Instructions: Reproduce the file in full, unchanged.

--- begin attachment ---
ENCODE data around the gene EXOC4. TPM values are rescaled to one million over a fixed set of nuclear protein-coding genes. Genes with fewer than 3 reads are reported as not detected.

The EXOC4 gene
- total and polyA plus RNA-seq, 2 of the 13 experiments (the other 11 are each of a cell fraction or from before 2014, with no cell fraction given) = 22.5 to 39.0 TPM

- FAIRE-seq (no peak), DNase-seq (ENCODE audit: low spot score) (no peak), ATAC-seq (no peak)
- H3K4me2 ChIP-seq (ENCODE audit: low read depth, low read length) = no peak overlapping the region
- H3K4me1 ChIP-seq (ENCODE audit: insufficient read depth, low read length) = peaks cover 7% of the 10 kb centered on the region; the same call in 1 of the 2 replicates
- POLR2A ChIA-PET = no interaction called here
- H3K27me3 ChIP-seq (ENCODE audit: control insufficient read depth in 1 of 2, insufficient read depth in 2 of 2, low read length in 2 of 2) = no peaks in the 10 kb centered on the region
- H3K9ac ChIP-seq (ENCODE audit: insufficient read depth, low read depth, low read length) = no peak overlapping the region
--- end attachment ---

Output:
ENCODE data around the gene EXOC4. TPM values are rescaled to one million over a fixed set of nuclear protein-coding genes. Genes with fewer than 3 reads are reported as not detected.

The EXOC4 gene
- total and polyA plus RNA-seq, 2 of the 13 experiments (the other 11 are each of a cell fraction or from before 2014, with no cell fraction given) = 22.5 to 39.0 TPM

- FAIRE-seq (no peak), DNase-seq (ENCODE audit: low spot score) (no peak), ATAC-seq (no peak)
- H3K4me2 ChIP-seq (ENCODE audit: low read depth, low read length) = no peak overlapping the region
- H3K4me1 ChIP-seq (ENCODE audit: insufficient read depth, low read length) = peaks cover 7% of the 10 kb centered on the region; the same call in 1 of the 2 replicates
- POLR2A ChIA-PET = no interaction called here
- H3K27me3 ChIP-seq (ENCODE audit: control insufficient read depth in 1 of 2, insufficient read depth in 2 of 2, low read length in 2 of 2) = no peaks in the 10 kb centered on the region
- H3K9ac ChIP-seq (ENCODE audit: insufficient read depth, low read depth, low read length) = no peak overlapping the region